One day as she was sitting in front of her glass Mariana was thinking what a beautiful face she had, when suddenly, instead of her own face, she saw the face of Our Lord in the mirror. His Sacred Head was crowned with thorns, and drops of His Precious Blood were trickling down His cheeks. When Mariana saw this she began to weep, for she knew that her vanity had helped to make Jesus suffer and caused Him to look so sad. There and then she made up her mind that she would never be vain or cross again. She told Our Lord how sorry she was for causing Him pain, and promised to spend more time with Him again.

Mariana kept her promise. Once more she found delight in kneeling before Jesus in the tabernacle, once more she longed to receive Him into her heart in Holy Communion. But she was only eight years old, and in those days it was not the custom to let such little children make their First Holy Communion. Whenever she went to Confession Mariana would ask the priest to let her receive her dear Jesus, but each time he said: "Not yet."

At last, one day in August, the Feast of Our Lady of the Snow [August 5], Mariana felt a great desire to go to a certain church built in honour of St. Roch. The Countess gave her permission, and the little girl set off with one of her brothers.

When they arrived at the church numbers of people were already going up to the altar rails to receive Holy Communion. Mariana knelt down near one of the confessionals, and as she watched the people coming back to their places with her dear Jesus in their hearts she began to cry because she could not have Him too. The priest who was hearing confessions noticed this, and called Mariana, asking her to tell him what troubled her. In a voice choked with sobs the little girl told him that it was because she was not yet allowed to make her First Holy Communion, although she wished so much to receive Our Lord.

"But why not, my little friend?" said the priest. "It must be because I am so vain and wicked," answered Mariana between her sobs.

When he heard this the kind priest told her to come to Confession to him every week, and that he would see if she were really trying to be good and to prepare her soul for receiving Jesus in Holy Communion. He also told her to beg Our Lord to come into her heart, especially when she saw others going to receive Him. Jesus would come into her heart spiritually, he explained to her, if she really wished to receive Him.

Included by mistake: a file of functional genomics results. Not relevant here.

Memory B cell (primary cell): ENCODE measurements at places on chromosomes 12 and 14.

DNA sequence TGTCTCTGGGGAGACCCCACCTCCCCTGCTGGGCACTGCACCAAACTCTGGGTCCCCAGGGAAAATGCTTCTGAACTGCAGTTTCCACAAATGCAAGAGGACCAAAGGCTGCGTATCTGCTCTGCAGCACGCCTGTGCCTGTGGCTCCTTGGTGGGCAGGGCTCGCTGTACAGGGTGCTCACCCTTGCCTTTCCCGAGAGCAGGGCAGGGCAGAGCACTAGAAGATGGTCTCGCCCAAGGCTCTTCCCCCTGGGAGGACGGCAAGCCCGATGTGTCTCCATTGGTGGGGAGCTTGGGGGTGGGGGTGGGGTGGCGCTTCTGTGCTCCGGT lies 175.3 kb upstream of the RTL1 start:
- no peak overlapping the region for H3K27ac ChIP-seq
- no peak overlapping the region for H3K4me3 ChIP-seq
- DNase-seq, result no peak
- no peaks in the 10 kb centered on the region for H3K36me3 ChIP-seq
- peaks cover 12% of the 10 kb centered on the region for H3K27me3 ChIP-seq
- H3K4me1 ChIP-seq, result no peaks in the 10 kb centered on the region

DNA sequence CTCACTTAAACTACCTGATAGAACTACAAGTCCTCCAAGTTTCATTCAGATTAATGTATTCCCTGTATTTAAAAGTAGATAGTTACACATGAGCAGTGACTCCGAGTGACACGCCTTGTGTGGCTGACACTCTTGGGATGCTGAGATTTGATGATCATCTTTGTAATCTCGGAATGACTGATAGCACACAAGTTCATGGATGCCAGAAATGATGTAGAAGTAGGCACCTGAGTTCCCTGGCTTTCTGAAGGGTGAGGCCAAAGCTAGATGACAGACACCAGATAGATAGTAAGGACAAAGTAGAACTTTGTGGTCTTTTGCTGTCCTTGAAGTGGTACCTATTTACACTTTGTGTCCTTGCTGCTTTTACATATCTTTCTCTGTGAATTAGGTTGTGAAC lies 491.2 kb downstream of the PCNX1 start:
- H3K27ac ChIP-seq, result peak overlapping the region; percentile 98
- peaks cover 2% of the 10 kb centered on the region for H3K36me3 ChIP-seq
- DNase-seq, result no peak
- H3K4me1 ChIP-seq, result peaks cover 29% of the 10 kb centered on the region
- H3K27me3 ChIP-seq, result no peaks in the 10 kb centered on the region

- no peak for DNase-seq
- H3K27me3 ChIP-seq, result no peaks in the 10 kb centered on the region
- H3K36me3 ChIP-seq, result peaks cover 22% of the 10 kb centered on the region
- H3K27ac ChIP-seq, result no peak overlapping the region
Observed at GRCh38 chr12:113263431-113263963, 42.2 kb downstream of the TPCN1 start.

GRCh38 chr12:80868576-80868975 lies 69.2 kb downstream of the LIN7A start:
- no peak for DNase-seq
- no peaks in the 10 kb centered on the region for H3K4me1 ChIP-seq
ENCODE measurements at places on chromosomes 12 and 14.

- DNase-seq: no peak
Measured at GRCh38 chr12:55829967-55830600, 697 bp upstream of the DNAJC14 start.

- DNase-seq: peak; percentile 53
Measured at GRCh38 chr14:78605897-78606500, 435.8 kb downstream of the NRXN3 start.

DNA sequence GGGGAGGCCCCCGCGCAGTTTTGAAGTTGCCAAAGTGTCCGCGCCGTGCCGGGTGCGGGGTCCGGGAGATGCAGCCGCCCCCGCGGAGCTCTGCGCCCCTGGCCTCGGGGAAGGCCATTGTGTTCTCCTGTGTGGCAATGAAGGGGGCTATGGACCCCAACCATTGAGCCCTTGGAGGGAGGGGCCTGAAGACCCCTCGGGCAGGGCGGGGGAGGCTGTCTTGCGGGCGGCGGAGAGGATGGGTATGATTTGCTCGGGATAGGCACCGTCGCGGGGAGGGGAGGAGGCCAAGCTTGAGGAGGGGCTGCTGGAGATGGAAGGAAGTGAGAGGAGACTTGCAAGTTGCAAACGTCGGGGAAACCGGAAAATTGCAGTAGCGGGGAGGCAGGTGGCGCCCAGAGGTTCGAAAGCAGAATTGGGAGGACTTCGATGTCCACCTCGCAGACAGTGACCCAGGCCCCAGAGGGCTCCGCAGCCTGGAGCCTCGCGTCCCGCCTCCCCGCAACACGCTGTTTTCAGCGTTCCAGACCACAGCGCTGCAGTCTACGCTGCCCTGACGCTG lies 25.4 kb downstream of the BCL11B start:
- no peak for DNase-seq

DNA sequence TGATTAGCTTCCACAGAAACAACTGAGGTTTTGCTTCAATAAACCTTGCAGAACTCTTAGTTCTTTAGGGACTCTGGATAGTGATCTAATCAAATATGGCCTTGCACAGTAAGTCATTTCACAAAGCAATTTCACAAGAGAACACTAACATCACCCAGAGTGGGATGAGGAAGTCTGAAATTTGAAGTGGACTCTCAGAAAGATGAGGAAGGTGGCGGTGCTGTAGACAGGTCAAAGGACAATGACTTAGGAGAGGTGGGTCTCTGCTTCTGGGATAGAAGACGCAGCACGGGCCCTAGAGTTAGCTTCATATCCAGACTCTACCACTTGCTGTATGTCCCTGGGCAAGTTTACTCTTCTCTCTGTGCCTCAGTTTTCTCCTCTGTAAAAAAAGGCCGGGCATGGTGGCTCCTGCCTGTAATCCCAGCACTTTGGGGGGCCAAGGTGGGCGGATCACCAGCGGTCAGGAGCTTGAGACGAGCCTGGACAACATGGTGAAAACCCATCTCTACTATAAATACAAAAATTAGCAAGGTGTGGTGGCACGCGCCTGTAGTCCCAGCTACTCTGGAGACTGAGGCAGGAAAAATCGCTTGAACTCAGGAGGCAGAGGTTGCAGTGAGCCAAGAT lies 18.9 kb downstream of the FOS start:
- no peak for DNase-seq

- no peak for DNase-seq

Mariana did just as the priest had told her to, and after each Spiritual Communion Jesus filled her heart more and more with His Divine love, so that the child often remained long hours in prayer, talking to her beloved Jesus. By the Feast of Our Lady's Assumption the wise priest gave Mariana permission to make her First Holy Communion.
Never was there such a happy little girl as she was when the morning of the Assumption dawned. In reward for all her desires Our Lord filled her heart to overflowing with His love and grace. Mariana used to say afterwards that no matter how long she lived she would never forget the happiness of her First Communion day. Until she was fifteen she always went to Holy Communion three times a week, which was very often for a little girl in those days. All during those years she never forgot how she had once grieved her dear Jesus by her vanity, and soon after her fifteenth birthday was past she gave herself entirely to Our Dear Lord by becoming a nun. Perhaps it was in memory of her happy First Communion day that she took the name of Sister Mary of the Angels.

The above image is not part of the book, which has black and white illustrations.